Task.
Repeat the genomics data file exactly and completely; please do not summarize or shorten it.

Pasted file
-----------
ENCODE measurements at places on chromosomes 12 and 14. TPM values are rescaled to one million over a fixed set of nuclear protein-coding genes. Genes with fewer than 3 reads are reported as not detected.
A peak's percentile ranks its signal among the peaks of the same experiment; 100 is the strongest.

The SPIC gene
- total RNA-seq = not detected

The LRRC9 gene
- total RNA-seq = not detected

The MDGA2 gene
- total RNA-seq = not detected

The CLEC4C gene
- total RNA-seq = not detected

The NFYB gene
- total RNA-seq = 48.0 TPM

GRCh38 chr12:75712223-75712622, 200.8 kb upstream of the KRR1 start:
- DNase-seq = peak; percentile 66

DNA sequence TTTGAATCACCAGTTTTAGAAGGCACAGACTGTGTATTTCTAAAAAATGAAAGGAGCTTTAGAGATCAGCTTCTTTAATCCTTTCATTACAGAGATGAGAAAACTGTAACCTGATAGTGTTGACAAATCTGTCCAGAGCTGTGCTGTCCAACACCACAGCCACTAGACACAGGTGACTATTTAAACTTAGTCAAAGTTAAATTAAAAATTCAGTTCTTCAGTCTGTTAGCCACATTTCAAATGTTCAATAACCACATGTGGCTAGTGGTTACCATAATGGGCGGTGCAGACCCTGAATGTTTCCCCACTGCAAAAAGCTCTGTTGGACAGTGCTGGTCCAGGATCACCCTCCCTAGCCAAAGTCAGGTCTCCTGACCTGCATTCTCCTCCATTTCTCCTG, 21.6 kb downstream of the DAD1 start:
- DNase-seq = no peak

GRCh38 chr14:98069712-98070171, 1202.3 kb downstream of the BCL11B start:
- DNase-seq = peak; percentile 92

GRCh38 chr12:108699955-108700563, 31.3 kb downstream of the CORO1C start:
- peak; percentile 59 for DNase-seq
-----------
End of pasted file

ENCODE measurements at places on chromosomes 12 and 14. TPM values are rescaled to one million over a fixed set of nuclear protein-coding genes. Genes with fewer than 3 reads are reported as not detected.
A peak's percentile ranks its signal among the peaks of the same experiment; 100 is the strongest.

The SPIC gene
- total RNA-seq = not detected

The LRRC9 gene
- total RNA-seq = not detected

The MDGA2 gene
- total RNA-seq = not detected

The CLEC4C gene
- total RNA-seq = not detected

The NFYB gene
- total RNA-seq = 48.0 TPM

GRCh38 chr12:75712223-75712622, 200.8 kb upstream of the KRR1 start:
- DNase-seq = peak; percentile 66

DNA sequence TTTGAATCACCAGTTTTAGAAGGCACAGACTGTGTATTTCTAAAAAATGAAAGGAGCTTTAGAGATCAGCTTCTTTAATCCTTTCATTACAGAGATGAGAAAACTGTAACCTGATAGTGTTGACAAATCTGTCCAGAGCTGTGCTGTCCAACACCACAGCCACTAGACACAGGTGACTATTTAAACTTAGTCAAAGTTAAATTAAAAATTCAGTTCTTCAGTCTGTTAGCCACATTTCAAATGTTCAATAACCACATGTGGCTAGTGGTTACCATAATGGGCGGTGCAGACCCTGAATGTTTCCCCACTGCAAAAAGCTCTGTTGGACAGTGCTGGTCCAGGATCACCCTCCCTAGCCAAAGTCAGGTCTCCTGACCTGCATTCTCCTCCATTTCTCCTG, 21.6 kb downstream of the DAD1 start:
- DNase-seq = no peak

GRCh38 chr14:98069712-98070171, 1202.3 kb downstream of the BCL11B start:
- DNase-seq = peak; percentile 92

GRCh38 chr12:108699955-108700563, 31.3 kb downstream of the CORO1C start:
- peak; percentile 59 for DNase-seq